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UOB is banking on data
ALMOST all banks like to boast their data capabilities, but not many have managed to go beyond acquiring insights to delivering results.
At UOB, its emphasis on data analytics has translated into very real benefits for the bank and its customers, driving business performance and enabling the bank to innovate at an unprecedented pace.
More than just a buzzword, it is fast transforming the bank's approach to its people, process and technology, said Richard Lowe, chief data officer of UOB.
For instance, one area that the bank has reaped the rewards from data analytics is in its anti-money laundering (AML) monitoring, which is known to be one of the most tedious and expensive undertakings for a bank.
UOB is said to be one of the earlier banks to introduce artificial intelligence to its compliance function, with the help of a partnership with regulatory technology company Tookitaki. It helped to flag suspicious activity that would not have been spotted with existing technology while bringing down the rate of "false positives", or false alarms set off by the stringent AML checks.
Based on numbers from a six-month pilot, the rate of false positives in name screening has gone down by 60 per cent for individuals and 50 per cent for companies. Meanwhile, there was a 5 per cent rise in alerts identified correctly as a defined AML risk that would not have been picked up otherwise, said Mr Lowe.
This adds to efficiency, as well as a real means of value-adding as the AI was able to discover things that were not possible before, he added.
But UOB's developments in the data space would not have been possible without its current architecture, a result of planning and commitment of management to put their money where their mouth is.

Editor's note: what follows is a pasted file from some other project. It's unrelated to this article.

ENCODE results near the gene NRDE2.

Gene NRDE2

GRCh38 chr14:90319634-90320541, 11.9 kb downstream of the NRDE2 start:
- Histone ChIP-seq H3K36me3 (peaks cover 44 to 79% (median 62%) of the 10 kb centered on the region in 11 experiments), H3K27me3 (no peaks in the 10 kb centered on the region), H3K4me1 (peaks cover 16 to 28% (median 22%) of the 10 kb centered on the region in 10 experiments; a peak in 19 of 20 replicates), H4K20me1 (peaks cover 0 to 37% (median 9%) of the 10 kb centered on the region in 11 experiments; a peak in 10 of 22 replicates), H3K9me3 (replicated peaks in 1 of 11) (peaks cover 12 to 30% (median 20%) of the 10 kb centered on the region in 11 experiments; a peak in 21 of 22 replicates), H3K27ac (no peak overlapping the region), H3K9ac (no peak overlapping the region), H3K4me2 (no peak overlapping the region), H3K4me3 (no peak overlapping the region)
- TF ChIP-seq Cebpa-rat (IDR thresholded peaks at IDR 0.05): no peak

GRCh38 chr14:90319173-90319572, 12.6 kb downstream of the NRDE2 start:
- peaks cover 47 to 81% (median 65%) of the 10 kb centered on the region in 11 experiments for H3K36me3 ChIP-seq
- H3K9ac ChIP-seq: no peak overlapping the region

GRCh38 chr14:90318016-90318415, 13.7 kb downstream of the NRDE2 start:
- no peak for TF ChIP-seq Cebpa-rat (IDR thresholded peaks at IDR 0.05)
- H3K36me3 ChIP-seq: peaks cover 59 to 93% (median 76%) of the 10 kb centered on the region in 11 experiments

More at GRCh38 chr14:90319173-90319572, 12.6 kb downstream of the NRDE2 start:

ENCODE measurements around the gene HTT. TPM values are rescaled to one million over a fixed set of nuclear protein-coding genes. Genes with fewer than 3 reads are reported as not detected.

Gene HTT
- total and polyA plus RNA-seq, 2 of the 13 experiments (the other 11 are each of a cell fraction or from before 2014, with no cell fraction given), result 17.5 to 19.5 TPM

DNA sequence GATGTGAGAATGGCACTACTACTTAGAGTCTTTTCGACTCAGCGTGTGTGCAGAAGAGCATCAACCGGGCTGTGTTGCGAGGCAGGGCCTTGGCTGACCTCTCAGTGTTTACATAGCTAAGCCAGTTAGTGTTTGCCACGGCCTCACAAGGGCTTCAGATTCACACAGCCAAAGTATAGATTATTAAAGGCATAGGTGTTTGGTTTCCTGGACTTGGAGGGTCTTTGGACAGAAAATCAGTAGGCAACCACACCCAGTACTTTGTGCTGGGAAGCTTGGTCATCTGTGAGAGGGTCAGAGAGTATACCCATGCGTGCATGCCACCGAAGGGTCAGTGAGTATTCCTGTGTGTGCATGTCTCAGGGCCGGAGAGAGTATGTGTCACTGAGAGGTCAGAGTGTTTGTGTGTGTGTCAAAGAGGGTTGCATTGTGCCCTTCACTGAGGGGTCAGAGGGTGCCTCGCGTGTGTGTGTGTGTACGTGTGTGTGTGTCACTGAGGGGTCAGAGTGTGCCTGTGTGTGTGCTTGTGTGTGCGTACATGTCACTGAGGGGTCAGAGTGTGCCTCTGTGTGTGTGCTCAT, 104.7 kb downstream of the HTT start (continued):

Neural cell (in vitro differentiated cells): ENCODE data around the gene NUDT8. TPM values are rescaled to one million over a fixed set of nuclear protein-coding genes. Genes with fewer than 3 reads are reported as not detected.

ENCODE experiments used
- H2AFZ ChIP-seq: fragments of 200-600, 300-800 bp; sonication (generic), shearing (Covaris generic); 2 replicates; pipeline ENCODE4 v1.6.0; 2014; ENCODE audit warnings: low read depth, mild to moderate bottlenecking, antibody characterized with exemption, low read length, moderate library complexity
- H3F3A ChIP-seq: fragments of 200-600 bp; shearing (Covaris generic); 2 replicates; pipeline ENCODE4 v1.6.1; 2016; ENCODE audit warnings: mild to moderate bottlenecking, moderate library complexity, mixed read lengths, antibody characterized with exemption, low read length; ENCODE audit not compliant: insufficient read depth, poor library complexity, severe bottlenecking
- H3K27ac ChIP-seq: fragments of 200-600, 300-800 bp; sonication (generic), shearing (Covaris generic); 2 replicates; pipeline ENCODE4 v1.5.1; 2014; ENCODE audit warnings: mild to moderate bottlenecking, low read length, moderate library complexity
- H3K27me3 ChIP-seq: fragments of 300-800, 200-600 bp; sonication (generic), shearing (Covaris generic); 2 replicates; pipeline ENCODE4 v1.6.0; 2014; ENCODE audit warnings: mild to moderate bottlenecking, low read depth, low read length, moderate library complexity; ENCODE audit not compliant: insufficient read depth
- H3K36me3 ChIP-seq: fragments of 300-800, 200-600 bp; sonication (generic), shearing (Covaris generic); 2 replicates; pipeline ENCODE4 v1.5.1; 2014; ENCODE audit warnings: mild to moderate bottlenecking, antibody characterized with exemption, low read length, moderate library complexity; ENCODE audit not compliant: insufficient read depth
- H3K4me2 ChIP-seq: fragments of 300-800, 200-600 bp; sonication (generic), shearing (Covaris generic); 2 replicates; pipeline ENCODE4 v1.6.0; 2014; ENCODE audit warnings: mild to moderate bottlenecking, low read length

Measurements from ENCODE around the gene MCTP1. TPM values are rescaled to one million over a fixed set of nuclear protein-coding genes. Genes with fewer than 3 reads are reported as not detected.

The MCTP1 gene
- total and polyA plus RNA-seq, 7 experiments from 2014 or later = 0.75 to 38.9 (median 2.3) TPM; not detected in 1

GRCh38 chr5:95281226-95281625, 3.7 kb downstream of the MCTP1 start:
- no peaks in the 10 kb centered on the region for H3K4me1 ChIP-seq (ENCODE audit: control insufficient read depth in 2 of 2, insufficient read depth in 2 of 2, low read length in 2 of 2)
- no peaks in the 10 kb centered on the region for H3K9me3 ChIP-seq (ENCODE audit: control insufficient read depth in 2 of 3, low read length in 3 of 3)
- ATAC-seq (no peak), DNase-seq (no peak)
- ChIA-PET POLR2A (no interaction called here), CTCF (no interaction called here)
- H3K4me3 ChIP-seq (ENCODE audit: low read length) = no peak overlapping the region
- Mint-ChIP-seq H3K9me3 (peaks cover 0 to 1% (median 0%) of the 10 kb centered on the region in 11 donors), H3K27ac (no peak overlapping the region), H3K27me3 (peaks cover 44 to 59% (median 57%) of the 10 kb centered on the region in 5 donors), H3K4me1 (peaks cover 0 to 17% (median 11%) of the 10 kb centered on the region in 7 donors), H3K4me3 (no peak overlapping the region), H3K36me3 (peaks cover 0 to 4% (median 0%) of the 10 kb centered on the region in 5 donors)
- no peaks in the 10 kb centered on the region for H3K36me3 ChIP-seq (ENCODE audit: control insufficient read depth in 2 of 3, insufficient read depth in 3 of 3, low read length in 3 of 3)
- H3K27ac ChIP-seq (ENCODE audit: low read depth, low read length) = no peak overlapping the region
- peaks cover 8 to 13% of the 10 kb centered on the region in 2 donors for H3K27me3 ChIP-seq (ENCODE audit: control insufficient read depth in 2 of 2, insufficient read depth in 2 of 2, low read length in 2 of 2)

Mr Lowe, who happens to be UOB's first chief data officer, said that this came about when he joined back in 2015 to create a centralised data team that focused on business needs.
"It translated into my vision around how we use data to enhance customer experience and drive business performance, as opposed to the pure technical aspect of data," he explained.
That was the start of UOB's data transformation journey. The team decided to go ahead with a "data lake" approach - consolidating data from all around the bank's different units into a central depository.
"This sounds very easy, but with organisations with so many years of history, their data is everywhere and it is a difficult task," he said.
At the same time as the technology was being built, UOB concurrently started to set up its data governance framework as well as to work on the people component of the equation by hiring talented data analysts and scientists.
Within 18 months, the enterprise data lake was completed, where almost all of the bank's business systems data are loaded inside. While the idea of it might sound daunting to the ordinary layperson, the bank actually intended for staff to access and benefit from the data available.
For them to do so safely, more than 150 data discovery "playpens" - think data sandboxes - have since been created across the group for employees to "play" with the data to innovate or come up with products in the comfort that the data is governed, said Mr Lowe.